August 13, 2022

Magnus Carlsen relinquishes his world title.  Replacing it will not be easy.

Magnus Carlsen relinquishes his world title. Replacing it will not be easy.

The decision was announced on Wednesday by Magnus Carlsen, the world chess champion Skip the chance to defend the crown Next year’s match means there will soon be a new title holder.

And for chess, that might be the tricky part. There is a real possibility that he will win next year’s World Championship match, which will now be played between Ian Nepomnyashchi of Russia, who won the Candidates Championship earlier this month to become the described contender, and Deng Liren of China, who finished the race-even, would be seen as champion Illegal, or at least severely diminished.

Arkady Dvorkovic, president of the Fédération Internationale de Chess Federation, the game’s governing body, acknowledged the matter on Wednesday after Carlsen announced his decision to abandon the five-time tournament.

“His decision not to defend the title is undoubtedly a disappointment for the fans and bad news for the spectator,” Dvorkovic said in a statement issued by the association that organized the world championship match. “It leaves a huge void.”

While Carlsen’s decision is not unprecedented, history suggests that the new champ will have great difficulty filling his shoes.

In 1975, Bobby Fischer, the mercurial American who snatched the championship from Russian Boris Spassky in a 1972 match that attracted world attention because it was played against a backdrop of the Cold War, refused to defend the title. At the time, Fischer was in protracted negotiations with the union, but when they could not come to an agreement, he chose to resign rather than play – despite pleas from many people, including politicians, and offered millions of dollars for the prize. finance.

Fischer’s abdication left Anatoly Karpov, who qualified to be the contender, as the new de facto champion. And at first, it was felt that Karpov did not receive this title. But, over the next decade, he showed himself to be a worthy successor to dominate the competition. He has been number one for nearly ten years, and has proven himself time and time again by winning nine consecutive championships against the best players in the world.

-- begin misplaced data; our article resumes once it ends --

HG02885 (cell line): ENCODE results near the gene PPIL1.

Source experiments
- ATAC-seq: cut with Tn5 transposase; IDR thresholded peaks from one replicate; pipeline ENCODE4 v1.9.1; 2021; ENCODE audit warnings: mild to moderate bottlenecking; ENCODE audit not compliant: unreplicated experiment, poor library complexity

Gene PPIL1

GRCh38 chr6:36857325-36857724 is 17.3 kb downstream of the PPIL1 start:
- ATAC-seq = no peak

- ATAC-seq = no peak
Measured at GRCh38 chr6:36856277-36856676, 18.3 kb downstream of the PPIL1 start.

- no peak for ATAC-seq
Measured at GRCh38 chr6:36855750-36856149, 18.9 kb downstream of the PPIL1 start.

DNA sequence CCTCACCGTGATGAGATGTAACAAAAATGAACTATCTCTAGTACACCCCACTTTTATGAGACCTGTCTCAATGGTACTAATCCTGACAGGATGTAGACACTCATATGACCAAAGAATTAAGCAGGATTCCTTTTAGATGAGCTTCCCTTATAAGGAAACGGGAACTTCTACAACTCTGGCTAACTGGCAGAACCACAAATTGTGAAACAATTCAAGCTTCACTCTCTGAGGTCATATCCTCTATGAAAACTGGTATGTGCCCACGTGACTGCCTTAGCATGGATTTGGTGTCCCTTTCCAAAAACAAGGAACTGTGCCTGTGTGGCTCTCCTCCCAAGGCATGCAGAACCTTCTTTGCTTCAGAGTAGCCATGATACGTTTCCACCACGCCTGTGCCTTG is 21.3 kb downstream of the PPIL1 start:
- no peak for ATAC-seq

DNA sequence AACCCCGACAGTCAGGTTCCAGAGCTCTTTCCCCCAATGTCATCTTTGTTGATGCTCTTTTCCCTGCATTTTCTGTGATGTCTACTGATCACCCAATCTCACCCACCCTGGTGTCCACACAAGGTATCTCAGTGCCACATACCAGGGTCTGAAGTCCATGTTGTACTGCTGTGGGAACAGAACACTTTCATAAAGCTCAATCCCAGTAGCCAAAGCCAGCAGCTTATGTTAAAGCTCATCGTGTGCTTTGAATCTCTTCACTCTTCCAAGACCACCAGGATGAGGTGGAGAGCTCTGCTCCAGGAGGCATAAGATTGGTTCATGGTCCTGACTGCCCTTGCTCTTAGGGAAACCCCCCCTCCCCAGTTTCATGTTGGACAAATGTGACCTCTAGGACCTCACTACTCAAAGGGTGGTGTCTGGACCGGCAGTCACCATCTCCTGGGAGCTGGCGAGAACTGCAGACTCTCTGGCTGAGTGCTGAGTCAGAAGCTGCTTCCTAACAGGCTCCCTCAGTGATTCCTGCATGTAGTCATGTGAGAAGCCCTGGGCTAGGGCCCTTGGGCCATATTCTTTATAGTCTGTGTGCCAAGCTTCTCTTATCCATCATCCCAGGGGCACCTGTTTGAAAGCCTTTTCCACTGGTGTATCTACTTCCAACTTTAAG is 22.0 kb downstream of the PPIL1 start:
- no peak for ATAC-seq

The best comparison with the reality that Carlsen’s successor could face is what happened between 1993 and 2006, when the world championships were split between rival claimants.

The problem arose when Garry Kasparov, who beat Karpov in 1985 to become champion and then successfully defended his title against Karpov three times, was set to play a match against Nigel Short of England, who had won the candidates’ matches. Kasparov and Short were unhappy with the way the World Chess Federation was organizing the match, and that it would receive a 20 percent share of the prize fund, so they formed their own organization and negotiated their own agreement. The federation responded by declaring its match illegal, stripping Kasparov of the title, and organizing its own championship match between Karpov and Jan Teman of the Netherlands, whom Short defeated in the finalists’ final.

After Kasparov and Karpov won their matches, both claimed to be world champions. Although Karpov had the support of the Federation, most people considered Kasparov the rightful king, calling him a classic or straightforward hero.

The federation title holder faded into public esteem more after he staged a series of tournaments to crown a champion and the winners were, for the most part, less outstanding players than Karpov or Kasparov.

Kasparov also went on to play, continuing to hold the number one spot until his retirement in 2005, despite losing a title match to Russian Vladimir Kramnik in 2000, who then became widely known as the world champion.

The split in the chess world was fixed only in 2006, when the then-Union champion Veselin Topalov played the Bulgarian great captain, losing a reunification match against Kramnik.

Aside from competitive and legacy questions, other similarities between Kasparov and Carlsen may mask Carlsen’s successor – and have an effect on chess itself.

Kasparov was and remains a dynamic character who did a lot to popularize the game. Although Carlsen looks nothing like Kasparov, he owns a large stake in a publicly traded global chess company named after him (Play Magnus), has been a model for a paper clothing brand (G-Star Raw) and has held exhibitions at technology and financial conferences. He was even Norwegian reality tv show.

In short, Carlsen has made great chess, and while he didn’t quit, it wouldn’t be the same when he was no longer world champion, which Dvorkovich noted in his statement.

Carlsen is also far and away the best player in the world, a rating he wouldn’t lose if he didn’t defend his title. As long as he continues to play, which he has said in his declaration that he intends to do, he will cast a shadow over everyone, just as Kasparov once did.

The title of world champion is undoubtedly valuable. The winner of next year’s title match will likely earn enough prestige to be considered a legitimate and worthy contender and successor to Carlsen. But history indicates otherwise.